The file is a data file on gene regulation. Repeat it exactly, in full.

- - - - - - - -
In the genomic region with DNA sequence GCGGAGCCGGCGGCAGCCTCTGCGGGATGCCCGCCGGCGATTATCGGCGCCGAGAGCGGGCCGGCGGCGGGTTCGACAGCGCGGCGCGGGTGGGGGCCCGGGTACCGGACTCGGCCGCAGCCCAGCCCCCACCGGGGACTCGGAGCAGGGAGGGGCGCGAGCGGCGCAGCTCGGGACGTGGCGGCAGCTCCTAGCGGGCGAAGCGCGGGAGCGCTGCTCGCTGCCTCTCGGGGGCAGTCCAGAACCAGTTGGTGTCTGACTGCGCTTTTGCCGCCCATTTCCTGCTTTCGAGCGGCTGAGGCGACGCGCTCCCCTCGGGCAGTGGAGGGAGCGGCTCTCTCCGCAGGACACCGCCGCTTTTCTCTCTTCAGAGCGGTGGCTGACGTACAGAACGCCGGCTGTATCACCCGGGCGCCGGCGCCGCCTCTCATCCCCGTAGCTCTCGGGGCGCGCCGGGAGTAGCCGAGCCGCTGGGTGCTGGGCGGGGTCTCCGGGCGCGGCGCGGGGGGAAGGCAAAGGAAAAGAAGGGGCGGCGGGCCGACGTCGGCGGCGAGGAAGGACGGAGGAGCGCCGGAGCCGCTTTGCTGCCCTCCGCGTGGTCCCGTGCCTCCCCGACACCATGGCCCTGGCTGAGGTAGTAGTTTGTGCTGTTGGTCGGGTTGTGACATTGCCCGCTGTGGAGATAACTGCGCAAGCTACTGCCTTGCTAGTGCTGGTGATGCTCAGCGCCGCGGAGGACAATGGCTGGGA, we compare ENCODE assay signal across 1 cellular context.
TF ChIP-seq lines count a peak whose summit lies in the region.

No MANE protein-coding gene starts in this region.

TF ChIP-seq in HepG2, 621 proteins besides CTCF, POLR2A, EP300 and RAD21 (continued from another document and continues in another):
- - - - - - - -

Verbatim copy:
In the genomic region with DNA sequence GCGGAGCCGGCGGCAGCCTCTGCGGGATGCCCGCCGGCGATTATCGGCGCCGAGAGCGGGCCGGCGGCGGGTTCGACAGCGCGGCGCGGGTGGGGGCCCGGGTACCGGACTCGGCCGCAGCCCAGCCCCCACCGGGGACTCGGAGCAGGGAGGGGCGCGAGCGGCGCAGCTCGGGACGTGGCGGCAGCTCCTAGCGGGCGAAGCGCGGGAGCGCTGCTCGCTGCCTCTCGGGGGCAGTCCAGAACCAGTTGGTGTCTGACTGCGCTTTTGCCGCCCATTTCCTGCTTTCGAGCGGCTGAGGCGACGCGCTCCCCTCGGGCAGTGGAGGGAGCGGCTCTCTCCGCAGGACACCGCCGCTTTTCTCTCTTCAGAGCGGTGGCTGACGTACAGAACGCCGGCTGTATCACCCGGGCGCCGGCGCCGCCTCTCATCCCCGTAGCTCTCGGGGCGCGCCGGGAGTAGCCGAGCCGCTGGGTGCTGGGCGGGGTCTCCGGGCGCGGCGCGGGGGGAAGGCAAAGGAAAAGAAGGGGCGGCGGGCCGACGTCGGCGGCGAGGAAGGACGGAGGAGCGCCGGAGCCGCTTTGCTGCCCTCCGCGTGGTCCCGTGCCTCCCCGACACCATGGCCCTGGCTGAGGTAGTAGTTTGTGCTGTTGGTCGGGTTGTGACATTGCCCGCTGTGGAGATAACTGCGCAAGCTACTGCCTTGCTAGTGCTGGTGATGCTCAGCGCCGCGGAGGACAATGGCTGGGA, we compare ENCODE assay signal across 1 cellular context.
TF ChIP-seq lines count a peak whose summit lies in the region.

No MANE protein-coding gene starts in this region.

TF ChIP-seq in HepG2, 621 proteins besides CTCF, POLR2A, EP300 and RAD21 (continued from another document and continues in another):